Now there's nothin' wrong with opinions as long as they're presented that way and not as some type of fact based conclusion.
 

K.O.D.

Sanity Not Included
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Aug 21, 2013
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9,040
I have decided that I am right, and y'all are wrong.

I'm not sure exactly what I'm right about, but because it's me, I must be right, which means y'all are wrong.

I'm sorry it has to be that way, but because I'm the greatest being to walk the earth, it can be no other way.

Now, back to shopping at trolls 'r us.
 

jbmonkey

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both work in the right applications of my typical use. thats all i care about.
 
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I have both, use both and like both, the only bearing I ever had a problem with was the CRKT Ripple, the IKBS set up with the hidden stop pin on the ripple doesn't fair well with lint and other soft materials that get caught in the recess for the stop pin and There's no way to get it out without disassembling the knife. On the other knives you can clear the path to the stop pin and the back if the tang. On the Ripple the lint prevents the blade from opening completely and the liner lock can't fully engage but that wasn't a bearing failure. Again I own and use both and see the advantages of each but I'm not throwin' out any "empirical" evidence and claiming it's anything other than an unproven opinion.

Now there's nothin' wrong with opinions as long as they're presented that way and not as some type of fact based conclusion.


I think you missed the part where im infallable, walk on water and my opinion becomes written fact before i even know what that opinion is . :D Seriously though i get what you are saying. My comment wasnt aimed at someone like you who actually forms an opinion through first hand experience. I respect that even if we dont agree. You know the type im thinking of though. The guy with three days membership. Creates a thread slamming this or that because his vast knowlwedge of nothing doesnt paint an immediately clear picture. And instead of experimenting they just create a rally cry thread condemning something expecting everyone to acknowledge their epiphany as knife knowledge supremacy just because they brainstormed for ten minutes on the can. The only interesting thing being that their brainstorming and squatting produced the same end product. :poop: :D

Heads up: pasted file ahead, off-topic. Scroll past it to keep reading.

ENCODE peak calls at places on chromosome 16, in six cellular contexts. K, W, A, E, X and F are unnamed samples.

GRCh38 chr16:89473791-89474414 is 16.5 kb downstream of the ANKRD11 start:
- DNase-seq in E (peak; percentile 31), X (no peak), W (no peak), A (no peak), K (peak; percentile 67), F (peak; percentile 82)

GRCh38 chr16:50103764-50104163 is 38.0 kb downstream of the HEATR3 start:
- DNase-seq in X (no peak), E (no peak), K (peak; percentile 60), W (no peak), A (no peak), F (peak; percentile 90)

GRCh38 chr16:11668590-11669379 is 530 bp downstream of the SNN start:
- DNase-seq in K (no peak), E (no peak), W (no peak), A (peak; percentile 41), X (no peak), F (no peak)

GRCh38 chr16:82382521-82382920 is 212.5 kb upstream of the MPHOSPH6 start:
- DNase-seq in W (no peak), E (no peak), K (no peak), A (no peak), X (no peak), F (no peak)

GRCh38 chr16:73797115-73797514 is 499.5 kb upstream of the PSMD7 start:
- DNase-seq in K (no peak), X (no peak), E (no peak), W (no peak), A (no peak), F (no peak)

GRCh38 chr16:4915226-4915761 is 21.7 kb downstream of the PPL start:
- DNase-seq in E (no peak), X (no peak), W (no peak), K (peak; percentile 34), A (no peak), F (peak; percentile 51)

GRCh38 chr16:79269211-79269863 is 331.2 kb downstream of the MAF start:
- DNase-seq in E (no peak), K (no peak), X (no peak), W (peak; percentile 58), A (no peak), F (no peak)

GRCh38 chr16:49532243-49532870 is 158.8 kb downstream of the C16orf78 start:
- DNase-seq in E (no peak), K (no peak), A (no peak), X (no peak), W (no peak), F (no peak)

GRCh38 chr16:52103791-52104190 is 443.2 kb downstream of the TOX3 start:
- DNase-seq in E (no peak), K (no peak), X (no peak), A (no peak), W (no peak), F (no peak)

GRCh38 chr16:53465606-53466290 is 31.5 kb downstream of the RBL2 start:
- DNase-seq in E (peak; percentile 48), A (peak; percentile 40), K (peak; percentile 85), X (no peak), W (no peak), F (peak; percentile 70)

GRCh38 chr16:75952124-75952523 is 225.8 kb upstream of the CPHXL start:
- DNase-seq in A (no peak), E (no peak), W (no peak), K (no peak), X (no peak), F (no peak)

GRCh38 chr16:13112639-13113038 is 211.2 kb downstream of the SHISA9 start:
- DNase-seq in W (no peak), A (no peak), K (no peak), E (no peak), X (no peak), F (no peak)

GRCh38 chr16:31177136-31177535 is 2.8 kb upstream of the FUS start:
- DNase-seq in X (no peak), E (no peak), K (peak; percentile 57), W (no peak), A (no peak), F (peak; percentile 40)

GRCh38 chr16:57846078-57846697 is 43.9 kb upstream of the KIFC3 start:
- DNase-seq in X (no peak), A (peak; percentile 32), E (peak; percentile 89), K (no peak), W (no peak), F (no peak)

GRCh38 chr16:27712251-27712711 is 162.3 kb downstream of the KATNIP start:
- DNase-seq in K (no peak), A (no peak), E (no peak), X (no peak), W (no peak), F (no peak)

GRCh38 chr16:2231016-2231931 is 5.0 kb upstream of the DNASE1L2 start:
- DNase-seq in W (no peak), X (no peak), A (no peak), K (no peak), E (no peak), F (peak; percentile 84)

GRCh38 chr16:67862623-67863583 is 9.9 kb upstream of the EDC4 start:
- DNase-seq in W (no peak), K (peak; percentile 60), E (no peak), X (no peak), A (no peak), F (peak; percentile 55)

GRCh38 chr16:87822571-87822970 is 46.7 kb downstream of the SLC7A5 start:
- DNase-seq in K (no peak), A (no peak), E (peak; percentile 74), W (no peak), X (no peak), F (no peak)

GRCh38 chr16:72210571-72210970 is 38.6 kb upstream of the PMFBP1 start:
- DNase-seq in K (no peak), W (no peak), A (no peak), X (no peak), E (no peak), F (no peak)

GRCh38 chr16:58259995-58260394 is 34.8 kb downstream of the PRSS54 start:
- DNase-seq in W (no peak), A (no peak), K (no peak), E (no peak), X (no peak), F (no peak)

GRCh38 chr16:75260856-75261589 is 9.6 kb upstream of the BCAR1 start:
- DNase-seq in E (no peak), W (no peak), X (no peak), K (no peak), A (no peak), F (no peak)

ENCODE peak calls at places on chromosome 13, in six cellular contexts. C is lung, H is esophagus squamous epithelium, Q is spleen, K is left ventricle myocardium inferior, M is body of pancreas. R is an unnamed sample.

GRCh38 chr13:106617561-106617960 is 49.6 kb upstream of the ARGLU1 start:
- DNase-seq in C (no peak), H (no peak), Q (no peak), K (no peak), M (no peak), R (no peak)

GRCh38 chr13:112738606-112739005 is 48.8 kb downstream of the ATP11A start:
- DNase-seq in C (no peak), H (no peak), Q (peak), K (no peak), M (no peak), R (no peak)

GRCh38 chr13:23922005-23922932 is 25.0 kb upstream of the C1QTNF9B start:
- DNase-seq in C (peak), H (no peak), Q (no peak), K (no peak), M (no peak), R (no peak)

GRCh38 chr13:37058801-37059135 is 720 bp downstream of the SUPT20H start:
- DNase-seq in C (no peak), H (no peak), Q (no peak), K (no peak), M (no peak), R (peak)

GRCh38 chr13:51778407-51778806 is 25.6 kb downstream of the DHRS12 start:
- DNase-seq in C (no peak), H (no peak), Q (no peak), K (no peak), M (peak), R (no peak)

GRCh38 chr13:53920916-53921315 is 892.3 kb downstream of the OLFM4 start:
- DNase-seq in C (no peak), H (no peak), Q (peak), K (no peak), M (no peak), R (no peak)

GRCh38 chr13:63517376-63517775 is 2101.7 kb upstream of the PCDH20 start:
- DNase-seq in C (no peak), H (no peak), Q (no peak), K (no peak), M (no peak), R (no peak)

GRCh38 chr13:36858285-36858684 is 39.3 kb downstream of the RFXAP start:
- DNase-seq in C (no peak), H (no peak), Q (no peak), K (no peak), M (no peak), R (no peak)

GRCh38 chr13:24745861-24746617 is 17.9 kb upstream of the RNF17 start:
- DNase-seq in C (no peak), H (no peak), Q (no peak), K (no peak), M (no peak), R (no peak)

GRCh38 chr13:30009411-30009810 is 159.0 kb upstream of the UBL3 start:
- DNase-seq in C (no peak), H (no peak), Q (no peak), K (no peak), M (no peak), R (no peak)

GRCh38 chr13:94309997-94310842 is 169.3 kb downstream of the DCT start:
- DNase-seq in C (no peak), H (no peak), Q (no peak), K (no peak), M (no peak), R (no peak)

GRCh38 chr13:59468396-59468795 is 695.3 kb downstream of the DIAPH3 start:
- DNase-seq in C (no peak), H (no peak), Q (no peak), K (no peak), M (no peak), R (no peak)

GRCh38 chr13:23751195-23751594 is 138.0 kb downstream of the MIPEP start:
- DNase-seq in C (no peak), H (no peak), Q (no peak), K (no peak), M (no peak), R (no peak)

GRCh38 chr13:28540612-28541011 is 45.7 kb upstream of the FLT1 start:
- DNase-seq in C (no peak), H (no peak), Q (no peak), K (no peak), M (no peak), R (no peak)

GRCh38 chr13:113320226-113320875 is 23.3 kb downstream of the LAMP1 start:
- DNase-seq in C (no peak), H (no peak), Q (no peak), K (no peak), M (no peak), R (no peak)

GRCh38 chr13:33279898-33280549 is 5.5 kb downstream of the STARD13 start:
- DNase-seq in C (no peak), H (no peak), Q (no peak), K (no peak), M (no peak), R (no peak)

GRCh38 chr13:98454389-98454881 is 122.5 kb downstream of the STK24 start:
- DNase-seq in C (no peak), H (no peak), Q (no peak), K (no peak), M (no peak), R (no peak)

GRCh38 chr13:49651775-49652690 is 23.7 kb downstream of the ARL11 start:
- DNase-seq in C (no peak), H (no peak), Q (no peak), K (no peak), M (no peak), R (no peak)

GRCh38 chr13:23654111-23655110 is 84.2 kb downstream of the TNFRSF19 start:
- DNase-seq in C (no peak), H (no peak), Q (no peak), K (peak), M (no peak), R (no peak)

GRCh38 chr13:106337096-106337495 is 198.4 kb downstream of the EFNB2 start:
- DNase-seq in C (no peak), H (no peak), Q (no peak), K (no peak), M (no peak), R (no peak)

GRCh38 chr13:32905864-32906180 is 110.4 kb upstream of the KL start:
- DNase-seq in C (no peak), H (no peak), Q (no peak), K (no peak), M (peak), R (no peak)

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haters and trolls. its the way you are posting and its ruining it for the rest of us.

if you want to dispute it, tell everyone how it should be done, and DO IT YOURSELF to prove it instead of bashing and trolling.

The take away is that the guy that did the experiment found that he prefers bearings as its easier for maintenance as he found out first hand with the test he did for himself.

its like we must all be MIT scientist or from nasa to do anything.

i think the take away from it from my perspective is that, one is not better than the other, but that ball bearings are not as bad as most people make them out to be, especially for getting sand etc in the pivot and maintenance. nothing more than that.
Unfortunately you are wasting your breath w these people .they get off on this stuff and then they go and giggle about it together . It's unfortunate because it can turn off the newbies. We want newcomers to stay so this forum gets bigger and better. I think some of these guys have been here so long they are just doing this out of sheer boredom and or lack of imagination. Sorry to hijack, I honestly like both bearings and washers ,can you believe it!!!
 
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I think you missed the part where im infallable, walk on water and my opinion becomes written fact before i even know what that opinion is . :D Seriously though i get what you are saying. My comment wasnt aimed at someone like you who actually forms an opinion through first hand experience. I respect that even if we dont agree. You know the type im thinking of though. The guy with three days membership. Creates a thread slamming this or that because his vast knowlwedge of nothing doesnt paint an immediately clear picture. And instead of experimenting they just create a rally cry thread condemning something expecting everyone to acknowledge their epiphany as knife knowledge supremacy just because they brainstormed for ten minutes on the can. The only interesting thing being that their brainstorming and squatting produced the same end product. :poop: :D

I read somewhere on the internet that you are a poopoo head Purple. It must be true, it was right there on Wikipedia.

I like bearings, I like washers. No denying bearings are generally smoother. There are knives with washers that are every bit as smooth as my bearing knives. My BM 940, Onslaught, and Hogues come to mind.

So the question is more is it worth it to use bearings? The answer is probably why not?